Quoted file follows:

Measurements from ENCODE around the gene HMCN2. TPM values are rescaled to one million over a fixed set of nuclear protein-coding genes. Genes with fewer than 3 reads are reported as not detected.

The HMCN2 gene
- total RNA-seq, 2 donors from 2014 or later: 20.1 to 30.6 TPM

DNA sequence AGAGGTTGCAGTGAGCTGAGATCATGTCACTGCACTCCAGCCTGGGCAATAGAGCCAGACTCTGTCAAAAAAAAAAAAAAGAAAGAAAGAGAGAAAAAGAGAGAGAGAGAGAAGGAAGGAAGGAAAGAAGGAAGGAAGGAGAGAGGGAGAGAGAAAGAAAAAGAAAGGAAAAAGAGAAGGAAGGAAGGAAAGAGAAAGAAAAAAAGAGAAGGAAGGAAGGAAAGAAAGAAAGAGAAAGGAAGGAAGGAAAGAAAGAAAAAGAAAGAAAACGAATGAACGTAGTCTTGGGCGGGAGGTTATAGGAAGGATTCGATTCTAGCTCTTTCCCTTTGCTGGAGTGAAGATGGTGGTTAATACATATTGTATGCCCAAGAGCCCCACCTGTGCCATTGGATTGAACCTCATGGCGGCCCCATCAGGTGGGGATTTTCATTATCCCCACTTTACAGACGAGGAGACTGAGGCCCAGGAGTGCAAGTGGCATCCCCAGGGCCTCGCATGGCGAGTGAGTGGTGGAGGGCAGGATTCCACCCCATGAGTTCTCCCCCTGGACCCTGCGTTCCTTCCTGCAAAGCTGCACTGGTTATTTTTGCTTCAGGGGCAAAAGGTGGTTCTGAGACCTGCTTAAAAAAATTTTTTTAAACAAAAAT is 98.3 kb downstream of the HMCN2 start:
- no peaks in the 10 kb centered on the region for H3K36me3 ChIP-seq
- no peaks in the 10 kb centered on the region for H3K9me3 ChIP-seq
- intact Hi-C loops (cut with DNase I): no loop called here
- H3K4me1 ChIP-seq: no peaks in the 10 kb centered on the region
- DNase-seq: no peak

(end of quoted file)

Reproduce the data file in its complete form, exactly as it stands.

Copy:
Measurements from ENCODE around the gene HMCN2. TPM values are rescaled to one million over a fixed set of nuclear protein-coding genes. Genes with fewer than 3 reads are reported as not detected.

The HMCN2 gene
- total RNA-seq, 2 donors from 2014 or later: 20.1 to 30.6 TPM

DNA sequence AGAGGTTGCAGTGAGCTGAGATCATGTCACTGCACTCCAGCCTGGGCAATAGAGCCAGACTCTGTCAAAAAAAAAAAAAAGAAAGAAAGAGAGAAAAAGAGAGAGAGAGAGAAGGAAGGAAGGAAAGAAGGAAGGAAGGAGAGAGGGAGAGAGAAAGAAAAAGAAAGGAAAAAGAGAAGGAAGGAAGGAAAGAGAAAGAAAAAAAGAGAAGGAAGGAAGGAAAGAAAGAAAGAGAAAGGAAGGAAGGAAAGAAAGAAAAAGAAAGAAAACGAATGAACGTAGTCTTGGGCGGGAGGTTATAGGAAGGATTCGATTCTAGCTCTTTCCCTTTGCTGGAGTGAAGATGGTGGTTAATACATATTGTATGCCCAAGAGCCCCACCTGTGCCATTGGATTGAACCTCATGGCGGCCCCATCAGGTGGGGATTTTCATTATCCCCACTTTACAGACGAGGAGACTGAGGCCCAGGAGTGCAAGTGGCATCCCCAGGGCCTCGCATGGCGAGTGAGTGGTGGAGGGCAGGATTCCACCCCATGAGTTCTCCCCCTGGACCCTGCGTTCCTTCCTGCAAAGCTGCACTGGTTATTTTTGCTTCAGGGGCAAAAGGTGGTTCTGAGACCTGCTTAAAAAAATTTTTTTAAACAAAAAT is 98.3 kb downstream of the HMCN2 start:
- no peaks in the 10 kb centered on the region for H3K36me3 ChIP-seq
- no peaks in the 10 kb centered on the region for H3K9me3 ChIP-seq
- intact Hi-C loops (cut with DNase I): no loop called here
- H3K4me1 ChIP-seq: no peaks in the 10 kb centered on the region
- DNase-seq: no peak